This might seem to be a near-duplication of last week’s Work, giving food to the hungry. But for the early Christians who remembered the story of Jesus in detail, it had special resonance. This Work of Mercy wasn’t just a matter of getting a drink for a thirsty passerby; there was more involved. Those early Christians remembered the story of Jesus thirsty on the cross – and the cruelty of the soldiers’ offering him sour wine instead of water. They would have understood that this pattern of taunting the outsider in need was something they, too, might soon face. (Remember that Christianity only gained legal recognition three centuries after Jesus’ death.) And they remembered Jesus’ saying that “anyone who gives a glass of water to a disciple because he is a disciple will not lose his reward.” In short, they understood that the command “to give drink to the thirsty” meant this: Care for the needs of outcasts, the people whom others in the majority culture (or those who hold the power) feel free to ignore or even despise. Do the simple, daily acts that erase the (mental or practical) barrier between “us” and “them.”
It would be possible to apply this to the debate over immigration reform that’s going on in our country right now, but that would take us far afield of anything we might actually have the power to influence (and it’s beyond my competence). (If you’re interested in our church’s position on immigration issues the U.S. bishops’ website is the place to start: Google “USCCB immigration.”) Here I want to talk about where the “us/them” divide exists closer to home, where our daily choices can have us do, or ignore, this holy Work.
Start with the school or office: it’s natural for people to gravitate toward friends in time off around these settings, but it’s not uncommon that this leaves others out. “Giving drink to the thirsty” might involve sharing coffee with someone who’s usually not part of the group. “Giving drink to the thirsty” might mean making room at the lunchroom table for the kid who’s usually left to sit alone. “Giving drink to the thirsty” might mean accepting (or offering!) an invitation to share a breakfast or a lunch with an estranged family member. “Giving drink to the thirsty” might be stopping by the home of an elderly neighbor for a chat and tea. “Giving drink to the thirsty” might mean letting the developmentally- or physically-disabled person join in the group instead of being left alone…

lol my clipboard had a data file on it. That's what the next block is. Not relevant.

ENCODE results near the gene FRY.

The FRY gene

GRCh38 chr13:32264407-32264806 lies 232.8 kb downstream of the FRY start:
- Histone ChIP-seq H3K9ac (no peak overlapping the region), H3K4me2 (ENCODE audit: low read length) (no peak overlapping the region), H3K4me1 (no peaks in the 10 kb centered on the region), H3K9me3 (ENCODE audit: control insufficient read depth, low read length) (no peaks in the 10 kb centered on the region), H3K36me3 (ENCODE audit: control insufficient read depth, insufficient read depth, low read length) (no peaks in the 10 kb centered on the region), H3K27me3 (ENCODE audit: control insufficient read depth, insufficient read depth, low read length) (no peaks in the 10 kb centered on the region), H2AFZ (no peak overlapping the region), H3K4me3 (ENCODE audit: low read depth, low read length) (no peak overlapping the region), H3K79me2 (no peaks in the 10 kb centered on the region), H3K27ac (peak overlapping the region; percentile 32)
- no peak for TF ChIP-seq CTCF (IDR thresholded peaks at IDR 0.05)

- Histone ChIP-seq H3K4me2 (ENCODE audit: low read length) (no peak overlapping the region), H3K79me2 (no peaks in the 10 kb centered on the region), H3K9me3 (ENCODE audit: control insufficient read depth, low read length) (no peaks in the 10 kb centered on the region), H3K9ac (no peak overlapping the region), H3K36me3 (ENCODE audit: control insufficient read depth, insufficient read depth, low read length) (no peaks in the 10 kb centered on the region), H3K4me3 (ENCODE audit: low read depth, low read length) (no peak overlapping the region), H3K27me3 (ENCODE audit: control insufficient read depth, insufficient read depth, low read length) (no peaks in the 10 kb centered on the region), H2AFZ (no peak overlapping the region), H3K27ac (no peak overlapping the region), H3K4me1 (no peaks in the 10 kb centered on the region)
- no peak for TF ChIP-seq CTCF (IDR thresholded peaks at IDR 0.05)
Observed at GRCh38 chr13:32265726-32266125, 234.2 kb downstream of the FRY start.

It’s an issue in churches too, and our parish is no exception. “Giving drink to the thirsty” might mean looking around down in Shanahan Hall at an after-Mass breakfast to see who’s sitting alone, and choosing to sit with him or her. “Giving drink to the thirsty” might mean welcoming the young parents with a fussy baby who sits behind you in church instead of glaring at them. In a metaphorical sense, “giving drink to the thirsty” might mean offering encouragement, a kind word or a thank-you to some helper around church you tend not to notice – an usher, someone picking up litter in a pew, a server… You get the idea.
Although the barrier-breaking aspect of this Work of Mercy is central, we shouldn’t lose sight of the other, simpler message about thirst and water. Even if we don’t know the numbers, we have a sense that many people in our world lack access to clean water and have to carry it each day from some distance in order to drink, cook, or wash. We can help them practically through charities that can bring a clean water supply to a village for a few hundred dollars. And we can become, ourselves, more aware of the casual way we use and abuse water just because for us it’s so taken-for-granted. It’s no stretch to think that this Work of Mercy urges us to conserve water in our homes; to avoid polluting the aquifer on which Long Island sits and from which wells draw our water; and to support projects to repair and upgrade our public water supply and drainage systems so we don’t, as a local community, waste or pollute.
Our church is full of water-symbolism: from our baptismal wetting to the sprinkling of water on our casket at our funeral, through all the blessings with holy water as we enter church each week: we hear the church say in symbols that water gives life. This Work of Mercy takes water out of the church into the home and workplace and streets, and encourages us to give life to others in Christ’s name. Until next week, peace.